Recently I had a conversation with our family GP. “Why do you take all the complex patients?”, I asked. “You are amazing - I’ve heard you advocating on the phone for frail seniors who have no one else and when other GPs turned our family down because Nick is too complex, you said YES. Why do you say yes when other doctors say no?” He shrugged. “I’m OK with uncertainty, I guess.” I could have hugged him.
I’ve been thinking a lot about that short conversation and what it means to me. Of course I’m grateful for our wonderful family physician. I wonder if we shouldn’t be offering a course in embracing uncertainty to all prospective family doctors – and maybe to family caregivers, too. And I’m thinking about my own feelings about uncertainty. Am I OK with it?
To be honest, I hate it. In the driver’s seat is where I want to be and if others are driving, I want them to handle the wheel MY way. And that’s the crux. So I can understand those doctors who turned us down, I really can (even though I find it infuriating). It's hard being OK with uncertainty. In caregiving, we want to be in control, yet so much of caregiving is uncontrollable. We believe that we can live our own life and the life of our loved one too. Any other approach feels dangerous and even possibly life threatening. Hasn’t every caregiver worried, “What will happen if I look away… if I become distracted?”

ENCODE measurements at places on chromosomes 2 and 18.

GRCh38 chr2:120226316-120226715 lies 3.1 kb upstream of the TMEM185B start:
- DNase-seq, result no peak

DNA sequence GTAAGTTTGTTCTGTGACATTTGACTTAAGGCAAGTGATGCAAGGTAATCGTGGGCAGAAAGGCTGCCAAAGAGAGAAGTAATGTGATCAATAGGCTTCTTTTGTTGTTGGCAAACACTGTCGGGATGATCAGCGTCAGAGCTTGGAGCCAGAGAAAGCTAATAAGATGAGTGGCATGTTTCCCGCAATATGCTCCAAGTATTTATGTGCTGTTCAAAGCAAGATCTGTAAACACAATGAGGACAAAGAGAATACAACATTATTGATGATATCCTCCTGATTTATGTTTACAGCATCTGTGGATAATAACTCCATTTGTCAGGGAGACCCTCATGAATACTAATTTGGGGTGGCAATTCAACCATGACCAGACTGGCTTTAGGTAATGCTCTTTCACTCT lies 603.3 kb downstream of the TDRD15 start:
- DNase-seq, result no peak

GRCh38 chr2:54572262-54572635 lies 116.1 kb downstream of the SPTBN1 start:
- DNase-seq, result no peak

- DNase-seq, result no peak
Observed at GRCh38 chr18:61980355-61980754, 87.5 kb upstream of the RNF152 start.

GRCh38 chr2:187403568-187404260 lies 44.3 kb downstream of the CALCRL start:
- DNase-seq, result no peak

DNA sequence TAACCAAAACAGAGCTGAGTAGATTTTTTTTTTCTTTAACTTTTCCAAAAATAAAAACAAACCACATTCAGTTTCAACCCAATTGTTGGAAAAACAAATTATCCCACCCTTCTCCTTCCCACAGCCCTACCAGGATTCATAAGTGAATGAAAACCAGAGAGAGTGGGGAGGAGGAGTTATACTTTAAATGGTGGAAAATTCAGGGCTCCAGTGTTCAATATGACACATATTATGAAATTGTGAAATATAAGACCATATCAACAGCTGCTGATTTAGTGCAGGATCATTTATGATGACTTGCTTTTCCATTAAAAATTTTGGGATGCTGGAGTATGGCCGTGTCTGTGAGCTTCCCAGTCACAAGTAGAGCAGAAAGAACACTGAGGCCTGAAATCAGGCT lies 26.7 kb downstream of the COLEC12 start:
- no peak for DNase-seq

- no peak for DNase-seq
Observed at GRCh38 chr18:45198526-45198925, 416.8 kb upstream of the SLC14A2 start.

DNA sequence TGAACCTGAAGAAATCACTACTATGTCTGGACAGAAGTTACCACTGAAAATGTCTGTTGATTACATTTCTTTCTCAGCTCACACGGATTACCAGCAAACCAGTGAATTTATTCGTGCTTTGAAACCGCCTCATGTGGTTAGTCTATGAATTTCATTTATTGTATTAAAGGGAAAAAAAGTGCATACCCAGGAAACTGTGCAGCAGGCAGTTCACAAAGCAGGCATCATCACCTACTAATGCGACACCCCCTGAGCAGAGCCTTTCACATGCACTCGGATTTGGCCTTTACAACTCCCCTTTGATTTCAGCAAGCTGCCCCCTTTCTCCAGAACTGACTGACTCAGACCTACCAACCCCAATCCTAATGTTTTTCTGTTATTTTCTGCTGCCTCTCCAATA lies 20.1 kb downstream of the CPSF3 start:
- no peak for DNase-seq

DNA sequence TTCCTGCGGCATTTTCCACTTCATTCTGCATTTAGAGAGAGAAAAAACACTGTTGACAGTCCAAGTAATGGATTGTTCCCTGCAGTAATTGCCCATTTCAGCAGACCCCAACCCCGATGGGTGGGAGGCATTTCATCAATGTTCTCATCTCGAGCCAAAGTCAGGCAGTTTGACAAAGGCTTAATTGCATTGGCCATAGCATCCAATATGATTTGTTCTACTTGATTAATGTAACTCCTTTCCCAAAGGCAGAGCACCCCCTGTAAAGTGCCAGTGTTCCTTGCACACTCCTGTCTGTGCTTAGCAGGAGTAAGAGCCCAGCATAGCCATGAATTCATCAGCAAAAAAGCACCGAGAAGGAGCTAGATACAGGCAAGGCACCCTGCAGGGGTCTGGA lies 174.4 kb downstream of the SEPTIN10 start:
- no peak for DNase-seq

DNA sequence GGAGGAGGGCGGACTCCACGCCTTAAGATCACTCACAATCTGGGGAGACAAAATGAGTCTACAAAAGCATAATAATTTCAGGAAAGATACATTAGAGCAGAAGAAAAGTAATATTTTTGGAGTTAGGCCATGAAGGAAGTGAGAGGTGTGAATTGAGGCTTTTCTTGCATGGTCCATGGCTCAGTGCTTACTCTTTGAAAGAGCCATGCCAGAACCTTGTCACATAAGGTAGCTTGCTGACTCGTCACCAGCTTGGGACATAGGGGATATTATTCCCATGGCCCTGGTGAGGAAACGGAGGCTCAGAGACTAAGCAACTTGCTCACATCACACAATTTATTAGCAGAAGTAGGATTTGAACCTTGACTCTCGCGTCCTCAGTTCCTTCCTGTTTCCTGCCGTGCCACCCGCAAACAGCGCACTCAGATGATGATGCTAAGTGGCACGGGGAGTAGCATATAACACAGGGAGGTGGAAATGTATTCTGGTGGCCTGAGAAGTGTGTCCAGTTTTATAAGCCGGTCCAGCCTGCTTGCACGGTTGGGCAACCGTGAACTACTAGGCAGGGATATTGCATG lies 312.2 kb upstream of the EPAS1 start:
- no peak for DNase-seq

I’m not referring to urgent situations where taking total control is required – or when we must relinquish all of our control to an emergency health care team. I’m talking about long-term care, when care is given and received continually over months and years. I’m talking about the voice in the caregiver head that says, “this is the way the care must be done”. When others offer to help but perform care and homemaking duties differently, it feels unhelpful and for some, even intolerable. Because any other way destroys the illusion that life has changed from the way it used to be. Any other way is imperfect.
I am guilty. I admit it – I have suffered the anxiety of the perfectionist in the midst of my son’s highly volatile health care needs. I have tried my best to morph the uncontrollable into something under my strict command. It didn’t work and I just made myself unhappy and resentful.
I learned the hard way that letting go of control and making peace with uncertainty is the key to feeling relaxed and even happy most of the time. There are various names for this trick of the mind; some call it ‘giving it to God’, while others might say they ‘live only in the moment’. Putting out the welcome mat for uncertainty doesn’t mean giving up on excellence in caregiving. But it does mean that excellence in caregiving doesn’t necessarily lead to excellent outcomes in your loved one’s health. Accepting that random and unknown elements can factor in to how things happen in life is the key for me.
So, I still make meticulous plans and I still watch my loved ones very, very carefully. But I know that whatever course of action I think is best may turn out to be wrong – I accept that I cannot know the future. I know that I do my best and that my best is good enough. My shoulders are down and I can smile, confident that I am imperfect.
Post-script: This blog post was a reflection on the terrific podcast 'Letting Go - A Valuable Lesson in Family Caregiving' on the Caregiving Network.